“Me First” In sharp contrast, the president, who is the head of the executive branch, has been acting in the last two weeks with impunity, largely in his own self-interest. The legislative branch (parliament) has become an auction house where bribery reigns, cabinet office is available as a bribe for partisan behavior and self comes before country for very many MPs.
Category Archives: trauma
Of the Executive Presidents who had ruled the country prior to Maithripala Sirisena, J.R. Jayewardene and Mahinda Rajapaksha can be described as those who had mostly and increasingly exhibited the majesty and the prowess of the post. Both had adequate powers to do so. In fact, J.R. Jayewardene boasted that the only thing he could not do is to make a man a woman, or vice versa. Dr. Colvin R de Silva,a most erudite expert on constitutional affairs ,once said that even if the President had lost his mental capacities, it would involve a lengthy process to remove him from office and as such we are compelled to be tolerant with a President who is not only unsuitable for the post but also has lost his mental capacities.
Sharika Thiranagama, Chapter in Suspicion, Intimacyy and The Ethics of State-building, ed. by S. Thirangama and Tobias Kelly, , University of Pennsylvania Press, 2011.
ABSTRACT: In a 2006 Canadian Sri Lankan Tamil pamphlet called Thurohi (Traitor), the author tells his diasporic audience, “many of us fled and came to this country. Why? Our life’s duty is to survive. But what is our historical duty? To be traitors” (Jeeva 2006, 3; emphasis added).1 The war between the Sri Lankan state and the separatist Liberation Tigers of Tamil Eelam (LTTE) drew in Sri Lanka’s three largest ethnic groups: The majority Sinhalese, the minority Sri Lankan Tamils, and Sri Lankan Muslims; the latter, while war-affected, were not active in the conflict. The primary battlefields and areas of LTTE control were northern and eastern Sri Lanka. In May 2009 the war came to a bloody close in a stand-off with the Sri Lankan Army and the death of LTTE leader Velupillai Prabhakaran and most senior leadership. This end came long after the writing of this chapter and is not its subject……. Continue reading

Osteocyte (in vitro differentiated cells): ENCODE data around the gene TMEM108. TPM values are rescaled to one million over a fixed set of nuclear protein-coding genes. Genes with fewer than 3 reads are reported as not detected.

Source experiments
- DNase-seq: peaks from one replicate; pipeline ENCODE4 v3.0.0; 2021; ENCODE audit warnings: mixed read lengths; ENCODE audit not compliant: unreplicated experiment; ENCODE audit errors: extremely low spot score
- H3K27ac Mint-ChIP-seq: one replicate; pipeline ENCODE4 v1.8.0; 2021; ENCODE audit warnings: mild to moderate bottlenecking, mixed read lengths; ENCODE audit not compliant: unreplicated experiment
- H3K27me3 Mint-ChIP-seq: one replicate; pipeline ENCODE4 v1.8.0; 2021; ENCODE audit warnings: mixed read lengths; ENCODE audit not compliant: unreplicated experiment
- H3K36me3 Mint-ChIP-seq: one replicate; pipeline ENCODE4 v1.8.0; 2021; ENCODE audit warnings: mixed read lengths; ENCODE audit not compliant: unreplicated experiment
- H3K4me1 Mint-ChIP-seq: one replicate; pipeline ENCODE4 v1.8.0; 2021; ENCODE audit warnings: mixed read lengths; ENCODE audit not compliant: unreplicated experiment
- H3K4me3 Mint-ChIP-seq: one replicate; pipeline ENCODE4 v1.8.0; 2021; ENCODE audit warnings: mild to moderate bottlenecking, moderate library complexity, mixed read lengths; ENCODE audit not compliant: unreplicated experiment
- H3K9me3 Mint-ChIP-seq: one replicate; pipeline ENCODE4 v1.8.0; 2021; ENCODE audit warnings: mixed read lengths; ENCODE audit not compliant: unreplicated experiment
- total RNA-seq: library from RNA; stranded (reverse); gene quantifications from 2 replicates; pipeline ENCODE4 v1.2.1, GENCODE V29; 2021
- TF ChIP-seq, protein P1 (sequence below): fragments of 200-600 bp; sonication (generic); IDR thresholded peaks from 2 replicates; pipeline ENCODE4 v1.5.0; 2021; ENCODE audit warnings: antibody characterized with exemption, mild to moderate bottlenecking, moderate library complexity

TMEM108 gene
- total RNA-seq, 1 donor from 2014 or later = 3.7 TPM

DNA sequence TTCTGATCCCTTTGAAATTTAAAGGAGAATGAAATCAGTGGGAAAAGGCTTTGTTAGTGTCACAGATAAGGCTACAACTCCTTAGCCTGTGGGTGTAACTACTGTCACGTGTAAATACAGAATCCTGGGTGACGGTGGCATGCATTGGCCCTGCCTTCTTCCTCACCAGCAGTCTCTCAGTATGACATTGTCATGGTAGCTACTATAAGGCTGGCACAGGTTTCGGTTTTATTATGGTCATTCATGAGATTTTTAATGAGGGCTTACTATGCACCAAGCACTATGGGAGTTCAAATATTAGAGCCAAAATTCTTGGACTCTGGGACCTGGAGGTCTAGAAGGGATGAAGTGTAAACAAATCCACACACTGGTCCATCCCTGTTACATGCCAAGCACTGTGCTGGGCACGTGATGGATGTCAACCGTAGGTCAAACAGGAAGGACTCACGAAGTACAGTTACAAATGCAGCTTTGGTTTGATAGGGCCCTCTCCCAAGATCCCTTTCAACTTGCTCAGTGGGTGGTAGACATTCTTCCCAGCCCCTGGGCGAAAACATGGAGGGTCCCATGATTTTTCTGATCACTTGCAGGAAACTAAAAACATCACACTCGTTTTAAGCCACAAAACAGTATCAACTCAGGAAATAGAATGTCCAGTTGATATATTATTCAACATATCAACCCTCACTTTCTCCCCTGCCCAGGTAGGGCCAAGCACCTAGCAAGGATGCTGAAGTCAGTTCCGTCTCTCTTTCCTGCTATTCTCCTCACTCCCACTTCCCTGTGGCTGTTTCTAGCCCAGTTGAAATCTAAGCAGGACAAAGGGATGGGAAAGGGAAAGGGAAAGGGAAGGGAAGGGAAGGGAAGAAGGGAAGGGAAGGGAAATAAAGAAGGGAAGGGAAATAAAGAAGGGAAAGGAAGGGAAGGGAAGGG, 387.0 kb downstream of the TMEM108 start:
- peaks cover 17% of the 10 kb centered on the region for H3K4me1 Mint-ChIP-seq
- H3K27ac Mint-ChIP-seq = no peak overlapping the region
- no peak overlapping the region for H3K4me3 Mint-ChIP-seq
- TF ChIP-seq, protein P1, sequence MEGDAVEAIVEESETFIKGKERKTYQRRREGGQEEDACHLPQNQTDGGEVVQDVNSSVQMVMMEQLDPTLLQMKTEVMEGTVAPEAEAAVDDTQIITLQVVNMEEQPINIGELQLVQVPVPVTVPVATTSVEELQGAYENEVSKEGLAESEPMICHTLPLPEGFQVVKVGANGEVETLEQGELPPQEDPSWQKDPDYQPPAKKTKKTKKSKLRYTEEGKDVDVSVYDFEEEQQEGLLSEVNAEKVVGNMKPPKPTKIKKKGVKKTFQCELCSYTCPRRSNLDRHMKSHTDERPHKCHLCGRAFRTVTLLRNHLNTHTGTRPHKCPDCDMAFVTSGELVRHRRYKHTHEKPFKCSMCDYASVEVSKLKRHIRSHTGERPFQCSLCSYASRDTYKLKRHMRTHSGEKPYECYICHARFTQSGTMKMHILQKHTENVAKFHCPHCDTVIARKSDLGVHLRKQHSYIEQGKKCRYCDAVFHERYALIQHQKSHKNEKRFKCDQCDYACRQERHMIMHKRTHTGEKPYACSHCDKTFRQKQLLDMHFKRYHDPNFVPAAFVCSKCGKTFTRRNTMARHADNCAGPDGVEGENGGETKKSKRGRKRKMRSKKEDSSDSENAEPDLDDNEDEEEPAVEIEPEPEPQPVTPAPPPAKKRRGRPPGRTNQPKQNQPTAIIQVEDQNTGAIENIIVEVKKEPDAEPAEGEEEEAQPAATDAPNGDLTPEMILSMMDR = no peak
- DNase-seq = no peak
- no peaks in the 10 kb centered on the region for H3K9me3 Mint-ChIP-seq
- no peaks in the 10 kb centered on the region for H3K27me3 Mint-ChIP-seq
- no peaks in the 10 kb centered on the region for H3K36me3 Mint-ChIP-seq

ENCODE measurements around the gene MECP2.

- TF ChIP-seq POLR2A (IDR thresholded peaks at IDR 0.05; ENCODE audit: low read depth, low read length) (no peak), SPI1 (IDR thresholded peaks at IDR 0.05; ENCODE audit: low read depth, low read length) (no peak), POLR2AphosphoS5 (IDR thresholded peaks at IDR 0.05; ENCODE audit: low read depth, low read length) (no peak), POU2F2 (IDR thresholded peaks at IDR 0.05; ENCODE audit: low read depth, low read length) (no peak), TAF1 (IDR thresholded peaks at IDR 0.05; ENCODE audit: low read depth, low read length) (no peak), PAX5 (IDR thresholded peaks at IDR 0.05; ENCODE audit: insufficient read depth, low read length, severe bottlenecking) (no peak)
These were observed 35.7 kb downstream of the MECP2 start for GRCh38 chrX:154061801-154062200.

Lucy Robinson: “Remembrance Day: How Australia celebrated the first Armistice Day 100 years ago
As gunfire ceased on the Western Front on the morning of November 11, 1918, Australia’s first war correspondent Charles Bean observed “the gates to the future silently opened”.The armistice which secured the end of World War I had been signed at dawn, marking the conclusion of a four-year conflict that had claimed more than 60,000 Australian lives.Confirmation would take several hours to reach Australia, where crowds were gathering in the streets at the first whispers of the news. Continue reading